Polish Prime Minister Mateusz Morawiecki has sought to reassure his country that gas supplies will not be curtailed despite a move by Russia’s Gazprom to cut off deliveries because Poland has refused to make payments in rubles. But demand for other sources of fuel, including coal, has picked up and many analysts worry the country could face an energy crunch by fall.
Gazprom said Tuesday it would halt supplies to Poland and Bulgaria, the first move by Russia to cut off gas to Europe. Poland gets around 55 per cent of its gas from Russia under a contract that was set to expire at the end of this year. Bulgaria relies on Gazprom for about 90 per cent of its gas.
Gazprom’s move was seen as retaliation for Poland’s strong support of Ukraine in its war with Russia. Poland has been a critical supplier of military hardware to Ukraine and Warsaw has taken a tough line with other European countries, notably Germany, that have not been equally supportive.
Mr. Morawiecki said Wednesday his government was prepared for Gazprom’s announcement and he reassured Poles that gas will continue to flow to consumers. “We will do everything so that people can heat their homes and cook their meals,” Mr. Morawiecki said.
Poland’s state gas company, Polskie Górnictwo Naftowe i Gazownictwo SA, or PGNiG, said that no customers had been affected by Gazprom’s decision. “Currently, despite Gazprom’s cessation of deliveries, PGNiG’s customers receive gas in accordance with their demand,” the company said in a statement late Tuesday.
Bulgaria’s Energy Minister said his country can meet the needs of users for at least one month. “Alternative supplies are available, and Bulgaria hopes that alternative routes and supplies will also be secured at the EU level,” Energy Minister Alexander Nikolov said.
Poland has been diversifying away from Russian gas for years and PGNiG said it would make up some of the initial shortfall by purchasing gas from Germany and the Czech Republic. It can also buy more liquified natural gas and ship it through Poland’s LNG terminal in Swinoujscie on the Baltic Sea, which was recently expanded. And a new pipeline that will bring gas in from Norway is expected to be completed this fall.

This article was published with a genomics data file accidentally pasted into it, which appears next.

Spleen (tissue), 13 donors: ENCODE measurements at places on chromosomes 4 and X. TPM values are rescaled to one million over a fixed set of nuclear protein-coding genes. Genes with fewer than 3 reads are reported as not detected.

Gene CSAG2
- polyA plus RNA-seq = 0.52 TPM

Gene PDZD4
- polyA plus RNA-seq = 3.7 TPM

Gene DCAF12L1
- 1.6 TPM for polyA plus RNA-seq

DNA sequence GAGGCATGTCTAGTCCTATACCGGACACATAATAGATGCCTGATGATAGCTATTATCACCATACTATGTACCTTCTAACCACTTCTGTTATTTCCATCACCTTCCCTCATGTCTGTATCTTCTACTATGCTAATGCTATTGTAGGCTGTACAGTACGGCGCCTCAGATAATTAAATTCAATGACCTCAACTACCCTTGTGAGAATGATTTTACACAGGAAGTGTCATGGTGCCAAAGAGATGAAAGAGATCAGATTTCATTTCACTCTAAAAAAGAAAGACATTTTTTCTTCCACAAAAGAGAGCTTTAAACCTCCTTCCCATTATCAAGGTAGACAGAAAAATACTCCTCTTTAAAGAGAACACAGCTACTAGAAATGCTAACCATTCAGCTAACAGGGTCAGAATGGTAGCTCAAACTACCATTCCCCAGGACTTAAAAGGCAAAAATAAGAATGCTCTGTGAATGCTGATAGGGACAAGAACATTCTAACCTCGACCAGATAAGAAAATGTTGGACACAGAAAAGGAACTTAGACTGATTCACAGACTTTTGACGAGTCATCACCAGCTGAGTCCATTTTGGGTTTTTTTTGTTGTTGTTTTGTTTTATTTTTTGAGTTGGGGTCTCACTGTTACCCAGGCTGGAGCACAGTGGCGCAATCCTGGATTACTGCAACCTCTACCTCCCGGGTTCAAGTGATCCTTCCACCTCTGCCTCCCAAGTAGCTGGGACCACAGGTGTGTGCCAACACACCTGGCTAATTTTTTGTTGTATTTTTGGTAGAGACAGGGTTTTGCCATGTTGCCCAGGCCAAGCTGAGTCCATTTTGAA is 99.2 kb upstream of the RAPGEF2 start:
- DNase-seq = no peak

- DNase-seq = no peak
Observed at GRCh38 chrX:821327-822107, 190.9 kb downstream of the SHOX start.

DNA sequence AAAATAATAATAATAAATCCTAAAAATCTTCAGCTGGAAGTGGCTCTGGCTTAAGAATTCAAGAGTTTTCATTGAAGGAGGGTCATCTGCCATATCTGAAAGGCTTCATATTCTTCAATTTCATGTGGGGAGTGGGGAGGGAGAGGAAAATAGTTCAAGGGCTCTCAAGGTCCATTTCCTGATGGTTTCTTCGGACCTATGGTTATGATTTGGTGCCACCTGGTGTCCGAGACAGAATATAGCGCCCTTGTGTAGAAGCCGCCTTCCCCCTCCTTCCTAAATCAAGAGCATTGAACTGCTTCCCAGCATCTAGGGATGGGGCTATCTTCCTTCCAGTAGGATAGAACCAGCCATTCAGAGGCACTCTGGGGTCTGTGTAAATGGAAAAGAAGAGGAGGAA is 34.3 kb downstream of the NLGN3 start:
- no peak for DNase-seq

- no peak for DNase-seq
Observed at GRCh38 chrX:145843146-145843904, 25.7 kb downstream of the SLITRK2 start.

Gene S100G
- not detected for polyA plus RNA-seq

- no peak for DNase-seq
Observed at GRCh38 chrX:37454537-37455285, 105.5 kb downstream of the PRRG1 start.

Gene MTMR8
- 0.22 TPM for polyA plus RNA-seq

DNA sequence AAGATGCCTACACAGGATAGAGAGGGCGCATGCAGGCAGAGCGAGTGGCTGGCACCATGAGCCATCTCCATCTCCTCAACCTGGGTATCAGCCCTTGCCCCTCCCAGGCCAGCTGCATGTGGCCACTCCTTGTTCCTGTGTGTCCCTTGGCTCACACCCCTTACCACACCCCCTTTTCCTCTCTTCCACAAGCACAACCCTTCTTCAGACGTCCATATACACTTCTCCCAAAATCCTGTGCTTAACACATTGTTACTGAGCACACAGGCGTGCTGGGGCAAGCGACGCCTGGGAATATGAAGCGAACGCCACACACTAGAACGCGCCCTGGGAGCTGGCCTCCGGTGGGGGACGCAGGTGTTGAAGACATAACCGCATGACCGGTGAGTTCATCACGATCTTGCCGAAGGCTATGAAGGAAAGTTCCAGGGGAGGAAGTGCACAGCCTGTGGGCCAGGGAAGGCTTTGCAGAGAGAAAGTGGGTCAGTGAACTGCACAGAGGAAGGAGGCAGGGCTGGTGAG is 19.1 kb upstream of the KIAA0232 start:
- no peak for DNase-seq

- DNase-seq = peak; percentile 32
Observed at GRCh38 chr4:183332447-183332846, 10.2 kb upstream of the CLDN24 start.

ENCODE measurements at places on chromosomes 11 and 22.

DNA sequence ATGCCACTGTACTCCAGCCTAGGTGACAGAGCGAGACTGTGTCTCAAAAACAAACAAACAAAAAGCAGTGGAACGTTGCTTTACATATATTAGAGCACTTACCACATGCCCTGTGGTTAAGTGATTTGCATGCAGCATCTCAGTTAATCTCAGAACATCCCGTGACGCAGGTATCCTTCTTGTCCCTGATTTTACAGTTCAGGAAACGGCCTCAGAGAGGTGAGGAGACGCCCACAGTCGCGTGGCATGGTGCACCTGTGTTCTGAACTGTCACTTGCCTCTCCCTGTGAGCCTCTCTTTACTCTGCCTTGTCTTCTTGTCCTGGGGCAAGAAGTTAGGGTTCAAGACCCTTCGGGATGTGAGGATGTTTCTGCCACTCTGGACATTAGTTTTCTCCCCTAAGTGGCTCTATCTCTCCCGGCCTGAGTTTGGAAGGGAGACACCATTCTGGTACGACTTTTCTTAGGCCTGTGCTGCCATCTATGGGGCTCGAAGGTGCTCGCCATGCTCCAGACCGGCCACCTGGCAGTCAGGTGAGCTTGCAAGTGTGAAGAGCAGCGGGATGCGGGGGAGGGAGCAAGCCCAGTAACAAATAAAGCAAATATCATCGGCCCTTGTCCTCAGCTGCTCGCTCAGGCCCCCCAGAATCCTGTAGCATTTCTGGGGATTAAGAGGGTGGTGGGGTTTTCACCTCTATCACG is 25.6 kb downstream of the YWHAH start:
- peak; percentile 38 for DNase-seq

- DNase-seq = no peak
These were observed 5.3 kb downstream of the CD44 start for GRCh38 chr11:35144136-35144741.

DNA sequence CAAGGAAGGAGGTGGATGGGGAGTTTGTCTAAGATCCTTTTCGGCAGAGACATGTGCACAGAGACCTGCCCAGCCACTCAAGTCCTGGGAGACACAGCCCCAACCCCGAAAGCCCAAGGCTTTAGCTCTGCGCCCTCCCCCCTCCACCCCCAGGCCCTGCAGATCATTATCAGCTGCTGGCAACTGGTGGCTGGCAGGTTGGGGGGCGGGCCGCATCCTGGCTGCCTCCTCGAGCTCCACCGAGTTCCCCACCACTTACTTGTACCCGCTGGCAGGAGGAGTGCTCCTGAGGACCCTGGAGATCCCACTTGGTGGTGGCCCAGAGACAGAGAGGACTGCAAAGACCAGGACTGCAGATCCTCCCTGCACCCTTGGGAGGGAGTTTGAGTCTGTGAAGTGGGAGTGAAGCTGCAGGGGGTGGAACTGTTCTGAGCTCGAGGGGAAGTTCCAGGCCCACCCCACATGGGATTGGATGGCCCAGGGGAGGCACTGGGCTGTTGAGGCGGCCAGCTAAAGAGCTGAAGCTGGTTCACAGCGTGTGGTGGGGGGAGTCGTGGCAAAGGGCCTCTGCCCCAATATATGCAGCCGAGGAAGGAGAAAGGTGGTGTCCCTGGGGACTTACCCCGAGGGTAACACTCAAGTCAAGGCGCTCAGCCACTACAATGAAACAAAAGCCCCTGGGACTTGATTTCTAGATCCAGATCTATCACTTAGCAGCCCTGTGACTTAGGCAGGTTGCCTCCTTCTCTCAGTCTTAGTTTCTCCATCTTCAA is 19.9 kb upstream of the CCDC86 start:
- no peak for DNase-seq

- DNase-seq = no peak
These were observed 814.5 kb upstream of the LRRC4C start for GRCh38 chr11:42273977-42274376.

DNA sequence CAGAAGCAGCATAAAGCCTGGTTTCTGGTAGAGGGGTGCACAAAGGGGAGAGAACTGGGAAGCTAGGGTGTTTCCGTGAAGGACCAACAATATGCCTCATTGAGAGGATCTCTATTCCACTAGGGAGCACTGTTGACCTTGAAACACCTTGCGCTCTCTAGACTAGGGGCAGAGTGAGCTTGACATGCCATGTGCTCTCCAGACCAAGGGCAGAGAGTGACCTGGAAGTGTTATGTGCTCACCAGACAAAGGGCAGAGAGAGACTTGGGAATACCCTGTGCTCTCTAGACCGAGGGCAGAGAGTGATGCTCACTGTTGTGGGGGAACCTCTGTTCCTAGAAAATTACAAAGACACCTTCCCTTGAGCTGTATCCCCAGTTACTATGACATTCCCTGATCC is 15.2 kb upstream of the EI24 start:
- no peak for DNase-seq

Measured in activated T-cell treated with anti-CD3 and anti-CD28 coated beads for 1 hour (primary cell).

Mr. Morawiecki said Poland also has substantial gas reserves and its storage capacity is 76 per cent full, far higher than most European Union countries. The government said it won’t need to draw on the reserves and plans to add to the storage to bring it to 99 per cent full. “No blackmail threatens us,” Mr. Morawiecki said. “Today we are showing what a responsible long-term policy is, the continuity of that policy and caring about the security of Poles.”
Nonetheless, the abrupt cancelling of gas supplies from Russia is expected to leave many people searching for alternative energy sources, including coal.
Poland has long been a major user of coal for home heating and the country is alone among European nations in using more coal-derived fuel for heating now than it did in 1990. Around 70 per cent of Polish energy is generated by burning coal and the industry is a major employer.
The national and local governments have been trying to wean households off coal and toward natural gas. The cities of Warsaw and Krakow, which often has stifling air pollution, have banned stoves that burn solid coal and wood. Warsaw has also offered subsidies to help homeowners replace coal-fired furnaces.
With gas supplies now restricted, many consumers are expected to hang onto their coal furnaces. But coal suppliers say customers are in for a shock when it comes to buying the fuel.
The price of coal has soared in recent months, partly because of the war in Ukraine and Poland’s decision to ban imports of Russian coal.
Mroczek Jacek, who runs a small coal supply operation in Modlin, north of Warsaw, said prices had jumped to around 2,500 zlotych per tonne from 700 zlotych a year ago. “People aren’t thinking about coal right now because it’s spring,” Mr. Jacek said Wednesday. But when they do look to buy, he added “it will be a tragedy because people will wake up to the issue.” He likened coal to “black gold,” because of its increasing value.
Mr. Jacek said he has also been trying to stock up on wood as a source of fuel for customers. But he said it, too, has become scarce and pricey.
In Kiełpin, which is also north of Warsaw, coal dealer Aleksander Marasek has marvelled at the soaring cost of coal. He bought a supply of the fuel in January for 1,500 zlotych and he’s recently had an offer to buy some Russian coal for nearly twice as much. “I don’t sell Russian coal, only Polish,” he said defiantly as he sat in his cramped office on Wednesday. The small yard outside included three large piles of coal amid heaps of scrap metal.
Mr. Marasek said he sells coal mainly to elderly people who haven’t refitted their furnaces to natural gas. And he said most of his customers have yet to turn their minds to buying coal because of the warm spring temperatures. “I don’t know what people will do,” he added when asked about the price shock many will face. “Prices for coal are still going up. And we have trouble because of the war.”
With reports from the Associated Press
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